Now let's understand Attributes and Domains that are key for modeling.
Create a transaction to record tourist attractions, called: “Attraction”.
For each tourist attraction, the following information is requested:
- Its name
- The country where it is located
- A photo
- and a category that describes if it is a monument, a museum, a show, and so on.
The key attribute of this transaction will be called “AttractionId”. Remember to always type a dot, so that GeneXus suggests a prefix to avoid typing mistakes.
Complete the key attribute name and set its type as numeric of 4 digits, just like you did with the Customer identifier: CustomerId.
It would be a good idea to create a common data type for all identifiers, as you will probably need to create more of them. For instance, a type called "Id" and is a numeric value of 4 digits.
This data type created is called Domain.
For example, once the Id domain is created, several attributes can be set to Id type, and they will all be 4-digit numeric values.
One advantage it provides is that, if later on you need identifiers to be “Numeric” of length 6 instead of “Numeric” of 4, changing the “Domain” definition will be enough to update all the attributes based on that “Domain” in a single step.
To create it, press the Tab key and in the Type column write: Id=N (it is autocompleted with Numeric)
As of now, leave the 4-digit value suggested by default.
After pressing Enter, you will see that the AttractionId attribute has now been set as Id type.
Let’s take a look at the properties of the AttractionId attribute.
If you are positioned on the AttractionId attribute and press F4, this window will display several settings made for this attribute and will allow you to change them.
You can see that it is "Based on" the Id domain and for this reason, it is a 4-digit numeric value.
Note that properties can be sorted alphabetically
Here, the Autonumber property can be seen. This property is set to False by default and if you change it to True, all the new attractions entered will be automatically numbered in sequence.
That is to say, every time that a new attraction is added, the AttractionId attribute will be automatically assigned a new number that's bigger than the last existing number.
So, you're setting the Autonumber property specifically for this AttractionId identifier attribute.
Another option could be to set the same property for the Id domain that you've created...
... so that when you create more transaction identifier attributes, the Id domain can be assigned. In this way, they would inherit all the domain definitions (such as the data type and all the properties configured).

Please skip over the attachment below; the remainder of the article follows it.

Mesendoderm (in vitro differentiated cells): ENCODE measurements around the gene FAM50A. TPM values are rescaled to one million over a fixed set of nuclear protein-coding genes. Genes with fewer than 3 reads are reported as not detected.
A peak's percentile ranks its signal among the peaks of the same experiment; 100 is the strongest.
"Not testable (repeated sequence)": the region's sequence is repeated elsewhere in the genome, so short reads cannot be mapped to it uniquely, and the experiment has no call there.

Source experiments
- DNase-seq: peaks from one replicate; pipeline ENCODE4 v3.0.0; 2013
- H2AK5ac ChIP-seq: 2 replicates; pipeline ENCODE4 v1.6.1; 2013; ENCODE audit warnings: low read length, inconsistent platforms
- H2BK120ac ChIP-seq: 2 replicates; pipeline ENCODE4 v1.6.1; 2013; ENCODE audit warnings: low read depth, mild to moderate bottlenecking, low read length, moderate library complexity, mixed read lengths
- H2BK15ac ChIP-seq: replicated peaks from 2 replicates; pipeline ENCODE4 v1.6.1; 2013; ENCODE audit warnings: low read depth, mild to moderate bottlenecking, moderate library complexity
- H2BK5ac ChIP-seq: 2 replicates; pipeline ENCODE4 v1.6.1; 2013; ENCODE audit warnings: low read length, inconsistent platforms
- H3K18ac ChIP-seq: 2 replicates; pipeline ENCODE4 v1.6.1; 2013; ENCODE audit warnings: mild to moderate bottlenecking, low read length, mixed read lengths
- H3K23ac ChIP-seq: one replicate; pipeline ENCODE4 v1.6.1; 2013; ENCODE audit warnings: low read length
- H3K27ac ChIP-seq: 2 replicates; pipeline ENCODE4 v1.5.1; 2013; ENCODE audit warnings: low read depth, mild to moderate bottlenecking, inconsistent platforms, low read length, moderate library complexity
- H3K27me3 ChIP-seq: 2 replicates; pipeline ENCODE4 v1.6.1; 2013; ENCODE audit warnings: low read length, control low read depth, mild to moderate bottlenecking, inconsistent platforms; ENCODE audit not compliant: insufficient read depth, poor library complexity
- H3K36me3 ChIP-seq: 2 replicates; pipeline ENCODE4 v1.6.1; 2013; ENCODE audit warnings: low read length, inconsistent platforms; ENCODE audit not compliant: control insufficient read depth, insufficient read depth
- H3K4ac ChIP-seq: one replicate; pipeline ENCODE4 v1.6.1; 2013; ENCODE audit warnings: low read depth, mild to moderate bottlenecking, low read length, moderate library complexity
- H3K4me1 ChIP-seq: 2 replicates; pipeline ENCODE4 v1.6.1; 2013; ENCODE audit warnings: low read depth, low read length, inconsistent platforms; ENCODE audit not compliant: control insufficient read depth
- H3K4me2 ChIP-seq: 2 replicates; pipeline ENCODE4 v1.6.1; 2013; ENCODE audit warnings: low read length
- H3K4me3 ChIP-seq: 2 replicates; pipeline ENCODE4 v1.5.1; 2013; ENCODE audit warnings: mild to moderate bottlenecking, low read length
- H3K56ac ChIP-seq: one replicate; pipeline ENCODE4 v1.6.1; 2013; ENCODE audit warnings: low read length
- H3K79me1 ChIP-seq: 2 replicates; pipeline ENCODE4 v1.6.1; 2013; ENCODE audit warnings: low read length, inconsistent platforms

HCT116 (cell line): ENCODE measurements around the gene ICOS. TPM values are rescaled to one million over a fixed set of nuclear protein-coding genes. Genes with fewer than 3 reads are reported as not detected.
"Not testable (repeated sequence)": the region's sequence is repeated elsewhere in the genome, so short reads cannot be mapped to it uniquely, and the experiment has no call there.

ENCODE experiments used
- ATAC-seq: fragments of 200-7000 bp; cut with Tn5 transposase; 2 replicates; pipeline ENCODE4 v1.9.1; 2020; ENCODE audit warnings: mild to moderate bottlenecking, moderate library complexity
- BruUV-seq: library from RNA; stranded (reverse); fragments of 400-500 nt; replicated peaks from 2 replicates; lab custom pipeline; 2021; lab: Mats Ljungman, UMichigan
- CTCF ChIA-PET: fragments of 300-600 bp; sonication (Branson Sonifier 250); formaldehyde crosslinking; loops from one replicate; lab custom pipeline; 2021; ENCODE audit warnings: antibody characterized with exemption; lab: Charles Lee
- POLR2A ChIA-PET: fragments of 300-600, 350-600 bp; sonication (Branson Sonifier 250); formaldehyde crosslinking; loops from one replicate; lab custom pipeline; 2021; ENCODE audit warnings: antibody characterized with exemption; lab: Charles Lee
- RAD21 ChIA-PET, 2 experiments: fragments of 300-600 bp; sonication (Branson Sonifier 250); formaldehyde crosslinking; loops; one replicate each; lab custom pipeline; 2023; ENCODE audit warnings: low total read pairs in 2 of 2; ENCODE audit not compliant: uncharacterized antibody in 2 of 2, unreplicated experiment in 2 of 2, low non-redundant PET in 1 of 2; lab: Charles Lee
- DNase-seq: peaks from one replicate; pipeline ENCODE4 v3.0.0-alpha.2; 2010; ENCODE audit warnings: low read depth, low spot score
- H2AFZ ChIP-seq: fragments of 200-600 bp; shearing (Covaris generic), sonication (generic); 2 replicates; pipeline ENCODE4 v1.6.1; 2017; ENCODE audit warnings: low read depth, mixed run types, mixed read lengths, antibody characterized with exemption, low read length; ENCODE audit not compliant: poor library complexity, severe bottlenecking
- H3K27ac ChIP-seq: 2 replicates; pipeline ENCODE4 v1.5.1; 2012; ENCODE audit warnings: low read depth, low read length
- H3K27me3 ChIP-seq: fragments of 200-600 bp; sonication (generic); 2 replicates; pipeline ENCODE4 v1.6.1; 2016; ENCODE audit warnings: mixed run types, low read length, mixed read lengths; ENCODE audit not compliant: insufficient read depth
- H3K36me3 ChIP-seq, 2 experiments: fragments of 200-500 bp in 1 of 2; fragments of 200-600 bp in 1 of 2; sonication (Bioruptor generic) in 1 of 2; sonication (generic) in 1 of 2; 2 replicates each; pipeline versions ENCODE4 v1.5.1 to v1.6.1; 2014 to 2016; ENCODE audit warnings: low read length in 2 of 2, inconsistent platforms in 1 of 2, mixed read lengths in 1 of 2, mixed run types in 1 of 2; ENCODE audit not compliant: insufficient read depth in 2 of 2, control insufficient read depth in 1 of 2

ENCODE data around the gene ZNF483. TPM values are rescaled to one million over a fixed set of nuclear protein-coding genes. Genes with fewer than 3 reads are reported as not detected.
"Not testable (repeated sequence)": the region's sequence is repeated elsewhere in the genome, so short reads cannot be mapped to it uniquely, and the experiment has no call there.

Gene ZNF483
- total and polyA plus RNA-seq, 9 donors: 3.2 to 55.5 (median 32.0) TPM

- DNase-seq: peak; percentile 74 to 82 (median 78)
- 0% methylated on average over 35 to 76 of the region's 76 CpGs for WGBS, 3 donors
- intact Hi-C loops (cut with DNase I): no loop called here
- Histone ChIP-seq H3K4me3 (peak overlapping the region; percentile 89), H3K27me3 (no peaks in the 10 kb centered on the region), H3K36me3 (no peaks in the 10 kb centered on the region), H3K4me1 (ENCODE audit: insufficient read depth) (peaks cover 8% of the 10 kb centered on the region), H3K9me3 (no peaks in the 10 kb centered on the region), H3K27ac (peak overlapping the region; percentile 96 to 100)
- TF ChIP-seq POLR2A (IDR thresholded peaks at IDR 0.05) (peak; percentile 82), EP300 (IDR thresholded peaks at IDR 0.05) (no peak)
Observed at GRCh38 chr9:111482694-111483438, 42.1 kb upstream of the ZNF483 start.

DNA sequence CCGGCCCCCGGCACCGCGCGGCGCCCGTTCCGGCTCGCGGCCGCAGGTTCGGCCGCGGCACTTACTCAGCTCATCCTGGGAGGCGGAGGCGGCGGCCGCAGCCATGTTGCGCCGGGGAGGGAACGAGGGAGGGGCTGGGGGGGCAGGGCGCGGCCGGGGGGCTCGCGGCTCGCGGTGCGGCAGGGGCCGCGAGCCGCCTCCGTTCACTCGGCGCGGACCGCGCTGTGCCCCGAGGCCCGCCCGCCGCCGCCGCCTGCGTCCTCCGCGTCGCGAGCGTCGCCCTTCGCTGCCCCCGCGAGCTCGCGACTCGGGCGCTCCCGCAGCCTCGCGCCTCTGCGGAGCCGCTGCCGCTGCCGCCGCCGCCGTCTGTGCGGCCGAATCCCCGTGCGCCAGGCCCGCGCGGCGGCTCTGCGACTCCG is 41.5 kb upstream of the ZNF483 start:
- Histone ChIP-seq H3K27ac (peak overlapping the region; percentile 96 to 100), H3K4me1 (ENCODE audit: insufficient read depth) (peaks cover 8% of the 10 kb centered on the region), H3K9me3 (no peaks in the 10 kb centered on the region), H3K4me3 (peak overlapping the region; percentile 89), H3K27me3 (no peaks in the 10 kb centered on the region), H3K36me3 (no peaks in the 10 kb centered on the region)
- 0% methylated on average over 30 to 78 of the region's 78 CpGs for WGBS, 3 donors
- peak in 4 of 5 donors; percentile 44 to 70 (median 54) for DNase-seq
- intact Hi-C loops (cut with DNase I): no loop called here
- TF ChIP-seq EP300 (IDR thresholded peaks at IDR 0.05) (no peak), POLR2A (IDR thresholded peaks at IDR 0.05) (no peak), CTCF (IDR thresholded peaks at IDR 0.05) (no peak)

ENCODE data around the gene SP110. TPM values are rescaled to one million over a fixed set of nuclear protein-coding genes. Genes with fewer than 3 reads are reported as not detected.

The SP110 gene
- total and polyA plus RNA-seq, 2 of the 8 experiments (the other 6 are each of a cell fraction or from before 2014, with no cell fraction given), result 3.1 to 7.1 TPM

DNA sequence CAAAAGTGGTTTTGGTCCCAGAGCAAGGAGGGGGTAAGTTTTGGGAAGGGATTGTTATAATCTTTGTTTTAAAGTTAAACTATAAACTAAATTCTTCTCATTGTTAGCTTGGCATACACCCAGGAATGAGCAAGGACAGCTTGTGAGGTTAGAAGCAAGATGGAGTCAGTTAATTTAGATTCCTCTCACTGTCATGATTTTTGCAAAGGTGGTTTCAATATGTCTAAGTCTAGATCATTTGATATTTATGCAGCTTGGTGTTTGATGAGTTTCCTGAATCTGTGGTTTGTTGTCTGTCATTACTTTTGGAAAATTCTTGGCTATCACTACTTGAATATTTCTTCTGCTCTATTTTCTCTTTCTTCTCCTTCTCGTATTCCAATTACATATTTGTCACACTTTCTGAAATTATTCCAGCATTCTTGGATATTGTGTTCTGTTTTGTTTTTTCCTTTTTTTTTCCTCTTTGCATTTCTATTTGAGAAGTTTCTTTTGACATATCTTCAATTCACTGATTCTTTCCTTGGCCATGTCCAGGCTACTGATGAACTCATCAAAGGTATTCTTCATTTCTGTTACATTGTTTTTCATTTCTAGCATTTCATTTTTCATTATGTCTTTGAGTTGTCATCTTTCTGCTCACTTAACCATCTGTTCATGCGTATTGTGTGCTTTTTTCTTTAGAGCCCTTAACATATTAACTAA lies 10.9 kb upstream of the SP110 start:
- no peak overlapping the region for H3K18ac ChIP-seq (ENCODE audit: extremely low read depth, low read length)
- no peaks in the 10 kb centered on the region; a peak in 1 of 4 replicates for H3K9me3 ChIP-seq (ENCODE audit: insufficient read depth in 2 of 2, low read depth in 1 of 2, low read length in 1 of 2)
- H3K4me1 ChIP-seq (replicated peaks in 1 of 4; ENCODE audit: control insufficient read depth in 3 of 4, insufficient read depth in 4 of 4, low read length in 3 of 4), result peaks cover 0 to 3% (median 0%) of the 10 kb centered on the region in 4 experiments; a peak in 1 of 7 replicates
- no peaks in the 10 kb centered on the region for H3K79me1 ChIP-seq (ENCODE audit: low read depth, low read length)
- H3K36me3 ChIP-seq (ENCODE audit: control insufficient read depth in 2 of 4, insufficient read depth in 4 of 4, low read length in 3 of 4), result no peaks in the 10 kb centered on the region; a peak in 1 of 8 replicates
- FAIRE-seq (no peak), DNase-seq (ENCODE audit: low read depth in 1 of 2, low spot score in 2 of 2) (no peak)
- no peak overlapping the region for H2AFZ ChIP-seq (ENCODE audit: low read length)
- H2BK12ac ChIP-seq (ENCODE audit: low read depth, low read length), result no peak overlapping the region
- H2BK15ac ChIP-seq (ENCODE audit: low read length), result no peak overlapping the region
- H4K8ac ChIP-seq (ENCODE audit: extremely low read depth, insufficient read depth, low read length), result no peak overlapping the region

To see the domains created, edit the Domains window.
Here you can create and edit domains, in a similar way to how attributes are created.
Click on the Id domain and the properties window is refreshed to show this domain’s properties.
Here you can see again the Properties categorized view instead of the alphabetical view:
Find the Autonumber property and set it to True... this will cause all Id type attributes to be automatically autonumbered in sequence.
Go back to the structure window of the Attraction transaction and start to create its second attribute. Add the AttractionName attribute. Also, create the Name domain of Character type, length 50…. And set the Name type for the AttractionName attribute.
Now you need an attribute to record the country of the tourist attraction.
An attribute called AttractionCountry of Character(50) data type could be created and enter the country name when adding details...
What happens if you want to enter two tourist attractions from the same country?
You should enter the same country name twice... and be careful to type it exactly the same! Later on, you might need to search for all the attractions in a certain country, and to get them, the country must have been typed the same every time.
Let’s take a look at this case...
Suppose that you’ve entered several attractions with their corresponding countries.
For example, you have an attraction with identifier 1, called Louvre, located in France, an attraction with identifier 2, called the Great Wall and located in China…and another attraction with Id=3, the Eiffel Tower, which is also in France.
You know that the Louvre is located in France and that the Eiffel Tower is also in France, but due to a typing or spelling mistake, the country name is typed differently.
Here, France is typed with two Ns. So, for the system, this country is not the same as this other one.
For this reason, this solution can't be used.
It seems more reasonable to enter the country only once, in a single location, and then make reference to the corresponding country for each attraction.
That is to say, you should define something like this:
One location where countries are stored, and in attractions you make reference to the corresponding country identifiers.
The Louvre is in France
The Great Wall is in China
And the Eiffel Tower is in France... Also 2.
To do this in GeneXus, create a transaction to record the countries, and then you will see how to assign a country to each transaction.
Meanwhile, save the Attraction structure that hasn't been completed.